Mixing negatively charged polyelectrolyte (PEL) with positively charged gold nanoparticles (Au NPs) in aqueous solution results in electrostatics complexes of different shapes and compactness. Here, when complexing with a semirigid PEL hyaluronic acid (HA), we obtain crystals made of nanoparticles in a new region of the phase diagram, as evidenced by small-angle Xray scattering (SAXS). The Au NPs were initially well dispersed in solution; their size distribution is well controlled but does not need to be extremely narrow. The bacterial hyaluronic acid, polydispersed, is commercially available. Such rather simple materials and mixing preparation produce a highly ordered crystalline phase of electrostatic complexes. The details of the interactions between spherical nanoparticles and linear polymer chains remain to be investigated. In practice, it opens a completely new and unexpected method of complexation. It has high potential, in particular because one can take advantage of the versatility of Au NPs associated with the specificity of biopolymers, varied due to natural biodiversity.

https://dx.doi.org/10.1021/acs.langmuir.0c01064

Editors : Véronique Arluison and Frank Wien

This volume looks at the different spectroscopic and biophysical methods used by researchers to study the structure and folding of RNA, and to follow their interactions with proteins. The chapters in this book cover topics such as single-molecule spectroscopy of multiple RNA species; surface plasmon resonance, MS or microcalorimetry for investigating molecular interactions with RNA; FTIR, SAXS, SANS and SRCD spectroscopies to analyze RNA structure; use of fluorescent nucleotides to map RNA-binding sites on proteins surfaces or CryoEM; and much more. Written in the highly successful Methods in Molecular Biology series format, chapters include introductions to their respective topics, lists of the necessary materials and reagents, step-by-step, readily reproducible laboratory protocols, and tips on troubleshooting and avoiding known pitfalls.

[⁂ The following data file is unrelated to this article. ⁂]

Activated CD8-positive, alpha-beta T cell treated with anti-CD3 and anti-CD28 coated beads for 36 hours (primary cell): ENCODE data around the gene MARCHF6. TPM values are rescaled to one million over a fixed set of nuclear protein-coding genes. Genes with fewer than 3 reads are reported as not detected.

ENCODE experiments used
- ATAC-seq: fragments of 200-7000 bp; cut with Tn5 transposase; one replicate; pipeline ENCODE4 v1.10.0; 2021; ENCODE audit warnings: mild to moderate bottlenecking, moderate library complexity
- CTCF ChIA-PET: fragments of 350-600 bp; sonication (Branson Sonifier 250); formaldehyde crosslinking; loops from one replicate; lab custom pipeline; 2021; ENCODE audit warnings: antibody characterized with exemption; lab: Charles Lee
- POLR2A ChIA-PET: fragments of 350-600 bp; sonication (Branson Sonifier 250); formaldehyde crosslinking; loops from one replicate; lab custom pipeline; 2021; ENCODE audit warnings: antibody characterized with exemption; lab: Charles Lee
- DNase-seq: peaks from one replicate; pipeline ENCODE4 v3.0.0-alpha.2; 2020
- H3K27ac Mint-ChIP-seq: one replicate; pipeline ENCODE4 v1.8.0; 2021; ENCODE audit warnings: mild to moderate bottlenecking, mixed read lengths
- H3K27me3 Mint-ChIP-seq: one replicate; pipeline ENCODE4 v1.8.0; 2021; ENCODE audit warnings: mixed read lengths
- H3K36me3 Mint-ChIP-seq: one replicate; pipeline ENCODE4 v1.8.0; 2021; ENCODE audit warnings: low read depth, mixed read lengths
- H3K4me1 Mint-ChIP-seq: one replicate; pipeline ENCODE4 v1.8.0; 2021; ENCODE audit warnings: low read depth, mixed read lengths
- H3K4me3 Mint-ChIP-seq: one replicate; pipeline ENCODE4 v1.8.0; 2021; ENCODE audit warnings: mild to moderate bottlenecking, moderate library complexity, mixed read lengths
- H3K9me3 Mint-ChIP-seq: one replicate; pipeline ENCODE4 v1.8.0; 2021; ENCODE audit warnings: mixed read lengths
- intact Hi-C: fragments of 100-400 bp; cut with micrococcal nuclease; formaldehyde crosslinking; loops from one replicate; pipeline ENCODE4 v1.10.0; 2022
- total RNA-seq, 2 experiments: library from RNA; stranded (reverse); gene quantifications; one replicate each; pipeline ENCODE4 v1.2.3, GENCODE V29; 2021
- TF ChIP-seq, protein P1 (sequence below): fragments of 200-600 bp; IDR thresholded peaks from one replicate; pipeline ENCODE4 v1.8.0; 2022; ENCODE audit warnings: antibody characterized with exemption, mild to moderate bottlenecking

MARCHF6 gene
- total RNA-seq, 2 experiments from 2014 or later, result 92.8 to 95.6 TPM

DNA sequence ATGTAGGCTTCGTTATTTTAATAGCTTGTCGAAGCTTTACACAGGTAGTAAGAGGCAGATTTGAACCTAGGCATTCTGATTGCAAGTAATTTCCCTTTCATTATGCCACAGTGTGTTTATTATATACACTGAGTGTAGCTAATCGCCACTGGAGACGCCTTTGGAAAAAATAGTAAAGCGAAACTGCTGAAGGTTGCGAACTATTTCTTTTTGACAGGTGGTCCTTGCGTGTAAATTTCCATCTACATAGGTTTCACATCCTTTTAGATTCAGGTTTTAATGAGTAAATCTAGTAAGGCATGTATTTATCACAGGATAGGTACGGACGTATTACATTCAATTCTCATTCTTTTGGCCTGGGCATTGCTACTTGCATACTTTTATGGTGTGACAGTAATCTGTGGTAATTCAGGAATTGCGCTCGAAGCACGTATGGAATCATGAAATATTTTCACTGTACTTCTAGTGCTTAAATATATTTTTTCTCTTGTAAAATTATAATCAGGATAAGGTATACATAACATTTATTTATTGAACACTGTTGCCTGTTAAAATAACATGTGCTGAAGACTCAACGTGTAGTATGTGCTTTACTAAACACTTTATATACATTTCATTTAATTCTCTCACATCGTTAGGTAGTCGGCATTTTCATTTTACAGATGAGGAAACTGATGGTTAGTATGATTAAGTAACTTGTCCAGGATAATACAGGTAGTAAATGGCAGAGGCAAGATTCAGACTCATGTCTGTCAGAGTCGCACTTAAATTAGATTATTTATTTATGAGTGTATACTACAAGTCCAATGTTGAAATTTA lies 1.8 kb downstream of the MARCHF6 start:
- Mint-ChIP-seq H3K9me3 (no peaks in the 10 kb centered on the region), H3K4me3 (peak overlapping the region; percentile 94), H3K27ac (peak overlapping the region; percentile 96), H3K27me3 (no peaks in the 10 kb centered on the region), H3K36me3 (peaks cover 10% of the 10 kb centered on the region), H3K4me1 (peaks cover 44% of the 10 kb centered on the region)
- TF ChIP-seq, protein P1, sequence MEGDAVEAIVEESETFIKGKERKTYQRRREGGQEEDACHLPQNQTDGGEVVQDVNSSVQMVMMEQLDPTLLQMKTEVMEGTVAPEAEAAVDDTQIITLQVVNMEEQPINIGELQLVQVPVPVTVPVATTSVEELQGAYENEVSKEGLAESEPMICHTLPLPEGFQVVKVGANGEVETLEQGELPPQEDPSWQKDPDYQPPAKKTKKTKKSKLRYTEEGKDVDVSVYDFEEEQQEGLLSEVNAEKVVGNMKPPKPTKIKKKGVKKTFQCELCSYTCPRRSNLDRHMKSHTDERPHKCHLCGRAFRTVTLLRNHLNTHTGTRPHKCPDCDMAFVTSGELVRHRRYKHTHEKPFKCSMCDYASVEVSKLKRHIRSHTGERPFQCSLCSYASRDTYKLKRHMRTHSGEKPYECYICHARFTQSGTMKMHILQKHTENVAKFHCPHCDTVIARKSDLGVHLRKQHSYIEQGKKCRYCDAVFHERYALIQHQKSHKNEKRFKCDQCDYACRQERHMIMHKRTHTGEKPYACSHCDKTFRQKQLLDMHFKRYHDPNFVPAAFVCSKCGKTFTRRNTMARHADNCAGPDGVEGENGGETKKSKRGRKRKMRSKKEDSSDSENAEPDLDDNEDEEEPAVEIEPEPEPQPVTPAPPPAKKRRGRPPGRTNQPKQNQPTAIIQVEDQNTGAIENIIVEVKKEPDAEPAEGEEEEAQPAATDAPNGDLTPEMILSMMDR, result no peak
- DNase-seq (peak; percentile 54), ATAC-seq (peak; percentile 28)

Cutting-edge and comprehensive, RNA Spectroscopy: Methods and Protocols is a valuable resource for anyone interested in learning more about this developing field.

Aline Maire du Poset, Mikaela Börjesson, Céline Rameau, Claire Madeleine-Perdrillat, Adrien Lerbret, Camille Loupiac, Fabrice Cousin, Ali Assifaoui